Aaron Lopoff By A. C. B. [Alvah Bessie]

August 12, 2018
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Lincoln-Washington Officers, Aaron Lopoff, Milton Wolff, George Watt, Joseph Brandt, Darmos, May 1938. The 15th International Brigade Photographic Unit Photograph Collection; ALBA Photo 11; ALBA Photo number 11-0423 (E0596). Tamiment Library/Robert F. Wagner Labor Archives. Elmer Holmes Bobst Library, 70 Washington Square South, New York, NY 10012, New York University Libraries.

Lincoln-Washington Officers, Aaron Lopoff, Milton Wolff, George Watt, Joseph Brandt, Darmos, May 1938. The 15th International Brigade Photographic Unit Photograph Collection; ALBA Photo 11; ALBA Photo number 11-0423 (E0596). Tamiment Library/Robert F. Wagner Labor Archives. Elmer Holmes Bobst Library, 70 Washington Square South, New York, NY 10012, New York University Libraries.

 

 

 

 

 

 

 

 

 

 

 

 

Aaron Lopoff  ~ Alvah Bessie

The Volunteer for Liberty, V. 2, No. 33, October 6, 1938.

During the days when we used to joke about withdrawal of the volunteers and wonder when the car was coming down the road with the tellers from then Non-Intervention Committee. Aaron used to say “I hope they don’t get here before we have another action, before they send us home.” He was not joking; un-expressed was his desire to lead his company –better still, to test himself in the post of responsibility that had been entrusted to him. This sense of responsibility could be felt by those who were close [to] him in those days, and in the days that followed when we crossed the Ebro and entered the action that cost him his life. You knew he felt this responsibility and that it would be a matter of pride with him to live up to it. You would not need have written— “Talk to cabos and sargentos;” “Coordinate work of sections”—you would have found these words, under the heading “Personal;” “What about myself? How can my own work be improved?”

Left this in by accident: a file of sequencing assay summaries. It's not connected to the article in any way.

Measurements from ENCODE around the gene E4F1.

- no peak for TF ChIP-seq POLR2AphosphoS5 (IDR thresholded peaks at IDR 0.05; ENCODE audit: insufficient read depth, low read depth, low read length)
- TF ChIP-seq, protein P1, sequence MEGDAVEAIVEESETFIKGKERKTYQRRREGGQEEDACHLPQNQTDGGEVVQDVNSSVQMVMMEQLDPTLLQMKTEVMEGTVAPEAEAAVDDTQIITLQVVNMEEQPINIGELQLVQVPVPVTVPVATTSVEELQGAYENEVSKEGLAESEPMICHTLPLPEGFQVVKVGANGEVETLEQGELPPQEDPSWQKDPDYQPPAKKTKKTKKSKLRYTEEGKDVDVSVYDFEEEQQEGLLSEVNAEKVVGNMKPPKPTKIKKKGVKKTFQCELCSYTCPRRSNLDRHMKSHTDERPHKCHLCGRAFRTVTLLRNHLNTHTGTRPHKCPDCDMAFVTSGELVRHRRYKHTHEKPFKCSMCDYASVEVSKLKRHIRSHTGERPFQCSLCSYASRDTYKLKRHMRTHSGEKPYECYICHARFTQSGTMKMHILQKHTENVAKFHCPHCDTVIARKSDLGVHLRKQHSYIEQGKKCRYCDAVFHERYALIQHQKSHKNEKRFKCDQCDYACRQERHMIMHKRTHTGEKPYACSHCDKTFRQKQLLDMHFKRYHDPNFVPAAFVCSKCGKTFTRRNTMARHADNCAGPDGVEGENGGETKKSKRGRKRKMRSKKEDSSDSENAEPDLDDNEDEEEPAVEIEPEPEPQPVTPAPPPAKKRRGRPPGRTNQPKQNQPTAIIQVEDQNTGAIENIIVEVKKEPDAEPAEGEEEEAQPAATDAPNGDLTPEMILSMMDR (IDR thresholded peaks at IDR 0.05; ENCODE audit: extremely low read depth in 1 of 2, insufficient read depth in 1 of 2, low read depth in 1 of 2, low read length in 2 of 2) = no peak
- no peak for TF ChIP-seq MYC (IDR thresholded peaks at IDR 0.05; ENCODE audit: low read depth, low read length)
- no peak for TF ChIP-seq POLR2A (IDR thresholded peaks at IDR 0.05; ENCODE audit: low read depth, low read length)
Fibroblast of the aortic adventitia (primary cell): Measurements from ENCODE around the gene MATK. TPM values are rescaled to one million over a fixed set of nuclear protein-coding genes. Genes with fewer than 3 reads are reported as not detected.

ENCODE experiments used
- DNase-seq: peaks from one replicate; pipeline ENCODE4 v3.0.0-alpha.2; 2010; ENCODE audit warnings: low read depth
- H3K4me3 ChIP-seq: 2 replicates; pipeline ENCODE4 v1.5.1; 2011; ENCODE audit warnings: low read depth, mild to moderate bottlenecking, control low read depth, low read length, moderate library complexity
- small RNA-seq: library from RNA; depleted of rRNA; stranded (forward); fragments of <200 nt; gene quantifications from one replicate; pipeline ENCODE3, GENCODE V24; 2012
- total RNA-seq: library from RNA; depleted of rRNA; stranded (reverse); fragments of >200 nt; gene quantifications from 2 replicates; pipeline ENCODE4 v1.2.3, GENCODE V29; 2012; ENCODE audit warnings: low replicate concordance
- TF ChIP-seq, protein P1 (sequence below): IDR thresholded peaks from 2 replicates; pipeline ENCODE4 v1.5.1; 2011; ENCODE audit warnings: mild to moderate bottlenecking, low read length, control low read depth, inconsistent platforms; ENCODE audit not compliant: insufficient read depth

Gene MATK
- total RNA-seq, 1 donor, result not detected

He would not have agreed that his work could not have been improved; he would never have admitted that the Command of the Lincoln considered him one of its most experienced and responsible leaders; he would have given you an embarrassed look and most likely walked away. For his modesty, as a mand and a company commander, was as genuine as the necessity he felt to prove himself in still more action. “When you have a lot of other guys to worry about,” he used to say “you can’t be afraid for yourself.” And he was worried about those other guys; he was worried about them to a considerable extent – this too was a measure of the man’s anti-fascist understanding. He wanted to spare his comrades as much as they could possibly be spared.

But he did not spare himself; he gave himself. At Hill 481 he led his men into the attack; at 666 he was in the trenches with them, snatching up a rifle with boyish exuberance, saying “I haven’t had [a] chance to fire a rifle in a dog’s age. Later that night he led his company in the attack, falling in front of the enemy’s barbed wire. As he was being carried out he said “Did they take the hill? Is the company all right?” We told him that they took the hill; that the company was doing fine and he said, “That’s good.”

The record is clean and consistent. He left home when he was in his early teens and hoboed all around the States. He used to describe those days with gusto, saying “Those were the happiest days of my life.” He worked his way part way through college and, for a time, played with the idea of being an aeronautical engineer. “Then I sort of got bored,” he would say. He made a living by writing fiction stories for the magazines. In Spain he joined the Brigade at Fuentes de Ebro and was in every action from that time until his death. At Batea the dark days of April, he was Adjutant to Blackie Mahpralian, taking command of Batea that “… a man dashed up on a big white horse—it was a white horse—and said “Congratulations Loppy, you’re a Teniente now.” For a few days while the Battalion was reassembled and Captain Wolf’s whereabouts were still unknown, he was Commander of the Lincoln. In May, when our new Spanish recruits came up, he was placed in command of Company 2. At Sierra de Pandols he met his death.

The death of one man merits little commentary when thousands of men, women, and children are dying daily under circumstances which do not even permit them the opportunity to fight for their lives, as Aaron fought for his. And in a sense his death is a part of their deaths, just as his life was a part of theirs. But if it were possible for a man to survive his death and overhear others speak of him, we know what Aaron would have said if he had heard us say. “Too bad Lopoff’s gone.” He would have said “Do you want my shoulder to weep on?” For it was part of his youthful emotion under mask of indifference. But the mask rarely fit him, and he would drop it at moments; such moments for example as when he spoke of Blackie Mahpralian

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